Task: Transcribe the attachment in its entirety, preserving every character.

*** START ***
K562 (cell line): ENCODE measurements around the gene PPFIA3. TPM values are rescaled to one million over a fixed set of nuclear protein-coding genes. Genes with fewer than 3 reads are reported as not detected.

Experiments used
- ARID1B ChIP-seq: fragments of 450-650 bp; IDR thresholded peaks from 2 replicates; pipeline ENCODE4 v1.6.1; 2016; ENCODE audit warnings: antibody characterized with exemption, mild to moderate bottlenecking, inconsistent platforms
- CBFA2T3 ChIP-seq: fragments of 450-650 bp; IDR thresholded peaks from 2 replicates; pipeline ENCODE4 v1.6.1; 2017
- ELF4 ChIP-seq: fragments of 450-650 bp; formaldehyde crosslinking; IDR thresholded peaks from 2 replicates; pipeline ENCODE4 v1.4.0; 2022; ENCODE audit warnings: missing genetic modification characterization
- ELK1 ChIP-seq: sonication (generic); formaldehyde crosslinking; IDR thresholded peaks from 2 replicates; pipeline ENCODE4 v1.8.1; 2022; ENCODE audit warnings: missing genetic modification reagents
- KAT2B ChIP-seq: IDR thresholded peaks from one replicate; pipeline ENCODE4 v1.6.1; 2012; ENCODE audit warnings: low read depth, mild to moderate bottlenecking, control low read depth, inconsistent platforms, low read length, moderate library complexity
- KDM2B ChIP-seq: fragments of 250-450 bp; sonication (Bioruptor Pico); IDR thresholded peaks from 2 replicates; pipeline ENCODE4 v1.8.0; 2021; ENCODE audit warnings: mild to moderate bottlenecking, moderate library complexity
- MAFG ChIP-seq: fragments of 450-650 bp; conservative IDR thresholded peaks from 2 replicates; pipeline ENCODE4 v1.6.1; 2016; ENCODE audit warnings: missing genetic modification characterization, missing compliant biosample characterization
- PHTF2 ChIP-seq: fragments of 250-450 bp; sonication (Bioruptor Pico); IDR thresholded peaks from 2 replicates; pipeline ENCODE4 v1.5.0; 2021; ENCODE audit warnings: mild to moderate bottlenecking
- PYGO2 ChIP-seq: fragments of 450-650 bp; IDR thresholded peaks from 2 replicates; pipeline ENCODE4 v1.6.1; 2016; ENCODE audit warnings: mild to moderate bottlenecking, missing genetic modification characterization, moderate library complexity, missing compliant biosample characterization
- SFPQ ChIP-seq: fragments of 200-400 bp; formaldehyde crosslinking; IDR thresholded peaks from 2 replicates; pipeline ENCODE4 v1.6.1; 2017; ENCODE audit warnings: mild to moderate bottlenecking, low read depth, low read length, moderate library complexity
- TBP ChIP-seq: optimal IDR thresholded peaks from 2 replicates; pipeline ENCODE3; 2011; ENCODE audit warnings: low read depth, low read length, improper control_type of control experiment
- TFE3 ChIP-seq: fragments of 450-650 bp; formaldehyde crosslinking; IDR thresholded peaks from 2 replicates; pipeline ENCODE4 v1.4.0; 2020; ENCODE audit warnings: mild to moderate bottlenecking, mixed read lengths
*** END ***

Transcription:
K562 (cell line): ENCODE measurements around the gene PPFIA3. TPM values are rescaled to one million over a fixed set of nuclear protein-coding genes. Genes with fewer than 3 reads are reported as not detected.

Experiments used
- ARID1B ChIP-seq: fragments of 450-650 bp; IDR thresholded peaks from 2 replicates; pipeline ENCODE4 v1.6.1; 2016; ENCODE audit warnings: antibody characterized with exemption, mild to moderate bottlenecking, inconsistent platforms
- CBFA2T3 ChIP-seq: fragments of 450-650 bp; IDR thresholded peaks from 2 replicates; pipeline ENCODE4 v1.6.1; 2017
- ELF4 ChIP-seq: fragments of 450-650 bp; formaldehyde crosslinking; IDR thresholded peaks from 2 replicates; pipeline ENCODE4 v1.4.0; 2022; ENCODE audit warnings: missing genetic modification characterization
- ELK1 ChIP-seq: sonication (generic); formaldehyde crosslinking; IDR thresholded peaks from 2 replicates; pipeline ENCODE4 v1.8.1; 2022; ENCODE audit warnings: missing genetic modification reagents
- KAT2B ChIP-seq: IDR thresholded peaks from one replicate; pipeline ENCODE4 v1.6.1; 2012; ENCODE audit warnings: low read depth, mild to moderate bottlenecking, control low read depth, inconsistent platforms, low read length, moderate library complexity
- KDM2B ChIP-seq: fragments of 250-450 bp; sonication (Bioruptor Pico); IDR thresholded peaks from 2 replicates; pipeline ENCODE4 v1.8.0; 2021; ENCODE audit warnings: mild to moderate bottlenecking, moderate library complexity
- MAFG ChIP-seq: fragments of 450-650 bp; conservative IDR thresholded peaks from 2 replicates; pipeline ENCODE4 v1.6.1; 2016; ENCODE audit warnings: missing genetic modification characterization, missing compliant biosample characterization
- PHTF2 ChIP-seq: fragments of 250-450 bp; sonication (Bioruptor Pico); IDR thresholded peaks from 2 replicates; pipeline ENCODE4 v1.5.0; 2021; ENCODE audit warnings: mild to moderate bottlenecking
- PYGO2 ChIP-seq: fragments of 450-650 bp; IDR thresholded peaks from 2 replicates; pipeline ENCODE4 v1.6.1; 2016; ENCODE audit warnings: mild to moderate bottlenecking, missing genetic modification characterization, moderate library complexity, missing compliant biosample characterization
- SFPQ ChIP-seq: fragments of 200-400 bp; formaldehyde crosslinking; IDR thresholded peaks from 2 replicates; pipeline ENCODE4 v1.6.1; 2017; ENCODE audit warnings: mild to moderate bottlenecking, low read depth, low read length, moderate library complexity
- TBP ChIP-seq: optimal IDR thresholded peaks from 2 replicates; pipeline ENCODE3; 2011; ENCODE audit warnings: low read depth, low read length, improper control_type of control experiment
- TFE3 ChIP-seq: fragments of 450-650 bp; formaldehyde crosslinking; IDR thresholded peaks from 2 replicates; pipeline ENCODE4 v1.4.0; 2020; ENCODE audit warnings: mild to moderate bottlenecking, mixed read lengths